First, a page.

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Article
October 1988

Modified Optic Nerve Sheath Decompression Provides Long-term Visual Improvement for Pseudotumor Cerebri

Author Affiliations

From the Neuro-Ophthalmology Service, Wills Eye Hospital, Philadelphia.

Arch Ophthalmol. 1988;106(10):1384-1390. doi:10.1001/archopht.1988.01060140548021
Abstract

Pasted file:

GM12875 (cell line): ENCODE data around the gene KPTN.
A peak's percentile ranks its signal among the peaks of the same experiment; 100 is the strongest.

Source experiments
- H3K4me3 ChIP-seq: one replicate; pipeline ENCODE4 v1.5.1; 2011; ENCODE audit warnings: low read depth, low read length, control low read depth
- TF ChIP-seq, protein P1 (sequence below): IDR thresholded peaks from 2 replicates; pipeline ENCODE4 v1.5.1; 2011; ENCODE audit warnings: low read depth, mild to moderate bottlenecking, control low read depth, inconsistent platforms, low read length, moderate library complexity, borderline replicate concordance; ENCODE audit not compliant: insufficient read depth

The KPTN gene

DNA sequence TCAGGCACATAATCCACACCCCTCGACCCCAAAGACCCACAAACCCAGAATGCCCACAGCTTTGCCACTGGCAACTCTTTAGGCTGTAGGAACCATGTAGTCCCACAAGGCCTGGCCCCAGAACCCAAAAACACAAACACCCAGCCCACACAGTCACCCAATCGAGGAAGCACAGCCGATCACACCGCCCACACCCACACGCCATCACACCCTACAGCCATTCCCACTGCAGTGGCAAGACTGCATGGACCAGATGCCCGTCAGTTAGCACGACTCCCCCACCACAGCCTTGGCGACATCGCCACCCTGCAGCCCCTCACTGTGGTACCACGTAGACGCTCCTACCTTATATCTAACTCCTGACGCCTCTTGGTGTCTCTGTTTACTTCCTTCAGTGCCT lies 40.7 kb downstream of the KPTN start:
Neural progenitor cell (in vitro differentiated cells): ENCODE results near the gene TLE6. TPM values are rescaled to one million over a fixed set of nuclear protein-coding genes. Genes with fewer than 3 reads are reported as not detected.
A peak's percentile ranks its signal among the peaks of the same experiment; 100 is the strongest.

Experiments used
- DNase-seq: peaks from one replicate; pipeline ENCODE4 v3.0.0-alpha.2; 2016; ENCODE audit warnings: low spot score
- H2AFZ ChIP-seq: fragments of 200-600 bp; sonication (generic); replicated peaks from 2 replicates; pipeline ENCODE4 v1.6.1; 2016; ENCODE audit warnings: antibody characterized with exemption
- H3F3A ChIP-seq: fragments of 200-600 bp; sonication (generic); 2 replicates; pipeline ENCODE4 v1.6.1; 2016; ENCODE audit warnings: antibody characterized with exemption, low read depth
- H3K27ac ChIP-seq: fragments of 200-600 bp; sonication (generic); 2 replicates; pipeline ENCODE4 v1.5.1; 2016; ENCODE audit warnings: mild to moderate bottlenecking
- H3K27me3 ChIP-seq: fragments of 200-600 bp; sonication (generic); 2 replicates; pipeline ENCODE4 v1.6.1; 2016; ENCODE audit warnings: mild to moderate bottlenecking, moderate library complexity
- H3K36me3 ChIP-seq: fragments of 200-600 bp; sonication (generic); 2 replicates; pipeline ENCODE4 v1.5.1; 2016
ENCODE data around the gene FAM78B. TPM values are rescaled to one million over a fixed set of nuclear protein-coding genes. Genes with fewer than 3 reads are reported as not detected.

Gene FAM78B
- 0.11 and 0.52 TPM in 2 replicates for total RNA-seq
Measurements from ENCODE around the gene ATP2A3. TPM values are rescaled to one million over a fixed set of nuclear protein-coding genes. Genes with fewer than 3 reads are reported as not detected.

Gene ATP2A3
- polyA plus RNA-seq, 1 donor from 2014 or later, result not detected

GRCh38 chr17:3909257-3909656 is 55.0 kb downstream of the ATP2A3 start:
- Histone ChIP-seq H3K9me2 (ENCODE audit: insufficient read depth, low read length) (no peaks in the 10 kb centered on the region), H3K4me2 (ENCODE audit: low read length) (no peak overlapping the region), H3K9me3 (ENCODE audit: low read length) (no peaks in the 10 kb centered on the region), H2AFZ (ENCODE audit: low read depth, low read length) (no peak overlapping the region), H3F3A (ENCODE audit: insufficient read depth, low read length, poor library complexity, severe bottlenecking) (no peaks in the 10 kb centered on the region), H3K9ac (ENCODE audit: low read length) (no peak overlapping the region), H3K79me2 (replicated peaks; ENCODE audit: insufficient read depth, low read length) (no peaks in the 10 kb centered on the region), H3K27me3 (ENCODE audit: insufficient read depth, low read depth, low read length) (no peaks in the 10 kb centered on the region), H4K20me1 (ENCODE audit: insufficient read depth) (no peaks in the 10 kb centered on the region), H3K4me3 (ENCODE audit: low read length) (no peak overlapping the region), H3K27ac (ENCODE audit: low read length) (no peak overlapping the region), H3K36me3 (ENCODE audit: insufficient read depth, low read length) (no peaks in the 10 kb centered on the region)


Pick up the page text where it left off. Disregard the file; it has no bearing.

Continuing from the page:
• Twenty-three patients with chronic papilledema associated with pseudotumor cerebri underwent "modified" optic nerve sheath decompression for treatment of visual acuity and visual field loss. Instead of removing a single, rectangular section of optic nerve meninges, the operation was modified by making at least three longitudinal incisions in the sheath and then lysing arachnoid adhesions with a tenotomy hook. Twenty-one of the 23 patients demonstrated improved visual function after the initial surgery for a mean (±SD) follow-up of 21.5 ± 12.3 months (median, 25 months; range, three to 45 months) without reoperation or reinstitution or oral corticosteroid and diuretic therapies. The two patients failing to improve after the first surgical procedure initially had a single meningeal window created and subsequently improved following reoperation with the modified procedure. Twelve of 21 patients with bilateral visual loss had improved visual function bilaterally after unilateral surgery. Six of the 21 patients needed bilateral surgery, and the other three had minor visual field defects in the second eye not severe enough to warrant surgery. Preoperative optic disc pallor did not predict a poor postoperative result. Optic nerve surgery improved the visual function in six patients who had failed to recover vision after one or more lumbar-peritoneal shunts.

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